How to Monetize Your Knowledge and Expertise

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If you’re a freelancer or solopreneur, the idea of having other sources of income beyond what you earn in fees from clients no doubt appeals to you. One way to do this is by monetizing your knowledge and expertise.

If you’ve been in business for a while, you’ve no doubt learned a lot, and the world is full of people who could benefit from your professional knowledge if only they had some easy way of accessing it – preferably in a way that would earn you supplemental income.

If you want to pursue the possibility of supplementing your income through monetizing your expertise, then begin by setting time aside to consider these two questions:

First, what expertise do you have – business or otherwise – that could be used by other people beyond the clients you reach now with your services?

For example, if you’re a public relations consultant like me, you have a wide range of knowledge that can help businesses or nonprofits spread the word about their work. Some of these organizations probably can’t afford to pay your normal hourly fee. However, they could afford to access your knowledge if you made what you know available through more affordable means.

But it isn’t only freelancers and consultants who have the expertise to offer. For example, have you been running a small retail business for decades? If so, no doubt you have expertise on any number of retail management topics that would greatly benefit those who are just starting out in your field.

The expertise you identify doesn’t have to be restricted to business topics either. For example, if you run a garden center, you have expertise in the plants that do best in your region; this is information that could be monetized. No matter what your field, the possibilities are endless if you just take time to think about it.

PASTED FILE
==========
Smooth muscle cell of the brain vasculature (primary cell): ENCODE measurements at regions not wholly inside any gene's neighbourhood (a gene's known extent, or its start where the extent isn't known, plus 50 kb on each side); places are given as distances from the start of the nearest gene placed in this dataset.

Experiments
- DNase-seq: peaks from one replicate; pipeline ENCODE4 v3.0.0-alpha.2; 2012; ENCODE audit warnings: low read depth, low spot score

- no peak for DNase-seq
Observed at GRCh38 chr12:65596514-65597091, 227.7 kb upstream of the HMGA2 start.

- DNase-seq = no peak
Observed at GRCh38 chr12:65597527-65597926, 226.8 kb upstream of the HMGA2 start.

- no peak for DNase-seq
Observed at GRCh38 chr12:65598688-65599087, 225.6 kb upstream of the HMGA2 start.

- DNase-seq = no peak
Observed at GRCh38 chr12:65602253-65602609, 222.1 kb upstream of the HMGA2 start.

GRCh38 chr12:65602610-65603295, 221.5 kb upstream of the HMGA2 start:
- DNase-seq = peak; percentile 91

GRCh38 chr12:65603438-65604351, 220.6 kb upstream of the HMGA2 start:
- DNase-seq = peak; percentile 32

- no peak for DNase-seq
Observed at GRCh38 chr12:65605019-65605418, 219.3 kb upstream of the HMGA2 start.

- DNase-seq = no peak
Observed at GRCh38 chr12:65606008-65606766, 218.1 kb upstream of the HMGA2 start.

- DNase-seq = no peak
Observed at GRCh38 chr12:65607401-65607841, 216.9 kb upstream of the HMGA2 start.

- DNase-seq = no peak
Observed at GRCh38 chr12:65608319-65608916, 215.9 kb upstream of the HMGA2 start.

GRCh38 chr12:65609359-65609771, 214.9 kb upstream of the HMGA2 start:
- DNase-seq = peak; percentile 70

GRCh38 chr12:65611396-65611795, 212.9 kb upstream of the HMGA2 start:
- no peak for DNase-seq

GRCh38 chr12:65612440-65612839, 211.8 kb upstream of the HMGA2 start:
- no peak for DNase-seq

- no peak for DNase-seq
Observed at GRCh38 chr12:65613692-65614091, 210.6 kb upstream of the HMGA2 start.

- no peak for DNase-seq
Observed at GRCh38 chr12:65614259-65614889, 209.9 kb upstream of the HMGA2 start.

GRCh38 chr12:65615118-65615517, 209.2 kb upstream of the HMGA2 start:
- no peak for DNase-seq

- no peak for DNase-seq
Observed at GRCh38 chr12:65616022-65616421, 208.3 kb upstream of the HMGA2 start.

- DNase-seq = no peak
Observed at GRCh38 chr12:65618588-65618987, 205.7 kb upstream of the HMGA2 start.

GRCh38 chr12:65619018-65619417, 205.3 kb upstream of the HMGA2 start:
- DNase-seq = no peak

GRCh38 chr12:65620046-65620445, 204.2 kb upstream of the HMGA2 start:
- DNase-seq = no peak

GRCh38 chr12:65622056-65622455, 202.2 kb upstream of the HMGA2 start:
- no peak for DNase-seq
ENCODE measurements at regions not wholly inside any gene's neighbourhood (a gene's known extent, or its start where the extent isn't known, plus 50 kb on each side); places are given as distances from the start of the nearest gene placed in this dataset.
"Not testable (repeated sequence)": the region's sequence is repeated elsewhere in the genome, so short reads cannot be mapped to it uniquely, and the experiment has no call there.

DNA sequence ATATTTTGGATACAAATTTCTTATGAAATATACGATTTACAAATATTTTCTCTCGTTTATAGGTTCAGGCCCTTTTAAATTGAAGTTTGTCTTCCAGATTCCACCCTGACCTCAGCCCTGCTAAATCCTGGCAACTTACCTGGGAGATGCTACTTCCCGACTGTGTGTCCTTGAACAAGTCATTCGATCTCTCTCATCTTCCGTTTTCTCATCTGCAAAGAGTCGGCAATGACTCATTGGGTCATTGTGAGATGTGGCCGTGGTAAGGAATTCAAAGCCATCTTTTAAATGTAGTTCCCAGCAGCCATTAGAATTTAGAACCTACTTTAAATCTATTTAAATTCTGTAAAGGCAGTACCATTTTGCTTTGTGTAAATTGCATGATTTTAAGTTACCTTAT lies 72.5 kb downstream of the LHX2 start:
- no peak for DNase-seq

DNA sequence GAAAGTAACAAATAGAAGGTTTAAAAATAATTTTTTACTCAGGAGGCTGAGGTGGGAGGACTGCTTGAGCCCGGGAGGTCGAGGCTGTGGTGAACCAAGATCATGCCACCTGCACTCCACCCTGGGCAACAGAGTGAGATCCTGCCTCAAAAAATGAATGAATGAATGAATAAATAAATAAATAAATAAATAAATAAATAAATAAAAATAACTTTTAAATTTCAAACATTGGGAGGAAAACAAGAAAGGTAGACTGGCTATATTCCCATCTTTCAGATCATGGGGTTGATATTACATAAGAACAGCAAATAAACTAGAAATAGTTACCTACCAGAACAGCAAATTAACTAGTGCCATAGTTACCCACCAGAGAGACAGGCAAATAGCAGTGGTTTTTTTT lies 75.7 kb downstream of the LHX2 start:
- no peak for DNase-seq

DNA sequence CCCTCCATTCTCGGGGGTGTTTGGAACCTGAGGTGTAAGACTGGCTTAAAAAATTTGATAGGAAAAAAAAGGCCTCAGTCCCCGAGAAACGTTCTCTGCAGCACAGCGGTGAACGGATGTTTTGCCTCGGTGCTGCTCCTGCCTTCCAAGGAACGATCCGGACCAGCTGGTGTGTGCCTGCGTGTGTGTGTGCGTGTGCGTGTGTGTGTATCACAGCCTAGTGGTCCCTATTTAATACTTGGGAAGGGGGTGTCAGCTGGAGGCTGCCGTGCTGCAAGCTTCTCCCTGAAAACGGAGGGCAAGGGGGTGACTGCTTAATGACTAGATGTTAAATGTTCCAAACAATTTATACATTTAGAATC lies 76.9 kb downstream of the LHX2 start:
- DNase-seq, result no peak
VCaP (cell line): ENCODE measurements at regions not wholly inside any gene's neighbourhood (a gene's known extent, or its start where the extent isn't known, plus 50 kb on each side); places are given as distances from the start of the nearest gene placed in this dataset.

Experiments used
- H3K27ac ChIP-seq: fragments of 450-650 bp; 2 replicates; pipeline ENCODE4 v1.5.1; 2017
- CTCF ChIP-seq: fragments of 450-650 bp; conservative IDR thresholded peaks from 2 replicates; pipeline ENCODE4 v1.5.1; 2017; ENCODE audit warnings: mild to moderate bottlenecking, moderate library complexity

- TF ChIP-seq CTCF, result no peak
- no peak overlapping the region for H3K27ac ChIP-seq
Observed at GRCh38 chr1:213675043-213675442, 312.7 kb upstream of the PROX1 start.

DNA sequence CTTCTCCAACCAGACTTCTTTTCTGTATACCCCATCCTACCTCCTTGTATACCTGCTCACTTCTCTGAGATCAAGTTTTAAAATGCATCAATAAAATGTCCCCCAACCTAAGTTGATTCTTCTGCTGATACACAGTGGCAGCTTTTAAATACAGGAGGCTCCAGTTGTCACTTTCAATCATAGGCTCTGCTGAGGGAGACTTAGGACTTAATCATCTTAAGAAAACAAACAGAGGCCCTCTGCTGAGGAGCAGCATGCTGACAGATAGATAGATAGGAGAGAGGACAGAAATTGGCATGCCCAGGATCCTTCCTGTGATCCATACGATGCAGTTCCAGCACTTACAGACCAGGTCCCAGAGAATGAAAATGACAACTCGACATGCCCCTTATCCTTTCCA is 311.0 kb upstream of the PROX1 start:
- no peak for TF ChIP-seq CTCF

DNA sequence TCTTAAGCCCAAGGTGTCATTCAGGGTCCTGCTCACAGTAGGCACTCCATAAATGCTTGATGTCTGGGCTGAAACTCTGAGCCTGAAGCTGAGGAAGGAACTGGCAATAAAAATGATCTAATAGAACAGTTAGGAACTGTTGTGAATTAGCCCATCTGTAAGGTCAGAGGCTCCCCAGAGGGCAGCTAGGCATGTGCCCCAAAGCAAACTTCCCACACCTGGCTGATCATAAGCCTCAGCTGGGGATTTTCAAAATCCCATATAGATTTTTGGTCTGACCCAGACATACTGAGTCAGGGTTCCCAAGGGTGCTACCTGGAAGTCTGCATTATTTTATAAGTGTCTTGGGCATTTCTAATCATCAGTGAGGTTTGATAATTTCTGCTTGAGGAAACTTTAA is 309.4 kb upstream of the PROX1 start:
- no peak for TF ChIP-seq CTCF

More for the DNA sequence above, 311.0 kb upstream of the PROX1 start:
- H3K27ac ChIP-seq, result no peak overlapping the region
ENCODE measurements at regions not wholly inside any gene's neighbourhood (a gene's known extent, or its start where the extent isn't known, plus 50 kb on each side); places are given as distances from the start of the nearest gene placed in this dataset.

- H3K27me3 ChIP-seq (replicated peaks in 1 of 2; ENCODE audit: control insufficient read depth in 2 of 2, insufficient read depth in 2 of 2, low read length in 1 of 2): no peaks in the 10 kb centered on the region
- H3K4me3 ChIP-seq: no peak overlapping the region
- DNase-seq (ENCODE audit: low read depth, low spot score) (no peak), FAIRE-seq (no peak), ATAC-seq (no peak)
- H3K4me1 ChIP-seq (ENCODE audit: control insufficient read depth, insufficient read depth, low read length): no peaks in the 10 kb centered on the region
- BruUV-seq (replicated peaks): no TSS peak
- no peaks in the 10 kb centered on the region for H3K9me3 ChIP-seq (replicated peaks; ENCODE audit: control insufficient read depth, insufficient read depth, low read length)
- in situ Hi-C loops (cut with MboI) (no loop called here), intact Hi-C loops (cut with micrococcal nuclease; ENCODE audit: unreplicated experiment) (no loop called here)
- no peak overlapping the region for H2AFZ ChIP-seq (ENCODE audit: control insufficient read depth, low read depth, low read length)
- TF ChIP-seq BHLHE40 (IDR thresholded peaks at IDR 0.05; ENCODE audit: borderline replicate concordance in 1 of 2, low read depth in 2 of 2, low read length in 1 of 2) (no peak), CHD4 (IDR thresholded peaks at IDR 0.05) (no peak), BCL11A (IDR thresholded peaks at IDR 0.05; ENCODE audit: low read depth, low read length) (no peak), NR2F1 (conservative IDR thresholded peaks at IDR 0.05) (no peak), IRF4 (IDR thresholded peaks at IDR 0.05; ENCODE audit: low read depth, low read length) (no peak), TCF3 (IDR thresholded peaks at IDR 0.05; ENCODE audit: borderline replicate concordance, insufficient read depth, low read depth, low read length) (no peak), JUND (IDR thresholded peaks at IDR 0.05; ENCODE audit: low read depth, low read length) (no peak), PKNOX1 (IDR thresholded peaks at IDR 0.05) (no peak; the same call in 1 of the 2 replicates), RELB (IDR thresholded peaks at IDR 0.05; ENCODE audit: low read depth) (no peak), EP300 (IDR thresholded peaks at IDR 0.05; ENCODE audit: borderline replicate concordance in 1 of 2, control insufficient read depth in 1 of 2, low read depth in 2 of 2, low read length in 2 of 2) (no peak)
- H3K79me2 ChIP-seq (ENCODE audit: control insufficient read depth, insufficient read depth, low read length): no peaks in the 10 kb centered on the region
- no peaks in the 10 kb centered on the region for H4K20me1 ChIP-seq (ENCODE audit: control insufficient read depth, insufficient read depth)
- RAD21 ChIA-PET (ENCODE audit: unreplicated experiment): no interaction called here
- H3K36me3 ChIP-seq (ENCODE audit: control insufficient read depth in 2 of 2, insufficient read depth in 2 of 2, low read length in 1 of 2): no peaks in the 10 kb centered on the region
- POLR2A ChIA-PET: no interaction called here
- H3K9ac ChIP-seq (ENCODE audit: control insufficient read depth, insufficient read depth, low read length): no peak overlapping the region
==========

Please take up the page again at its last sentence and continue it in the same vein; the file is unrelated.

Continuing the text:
Second, what methods can you use that will enable you to reach a wider audience while adding to your income?

Here there is good news. Today we all have more options than ever before when it comes to monetizing our expertise. Here are some obvious and a couple of not-to-obvious ideas to get you started on thinking about what steps you could take that would bring in additional income:

1. Books

Thanks to the advent of e-books and affordable print-on-demand publishing, everyone can now put their expertise in book form and make it easily available to people around the world. In essence, everyone can now become their own publisher.

Self-publishing, whether in e-book form or via print-on-demand, has major advantages over traditional publishing. Not least of these benefits is that your self-published book can be any length you want it to be. Traditional publishers demand manuscripts of at least 60,000 words. But if you self-publish, you can make your book any length you want.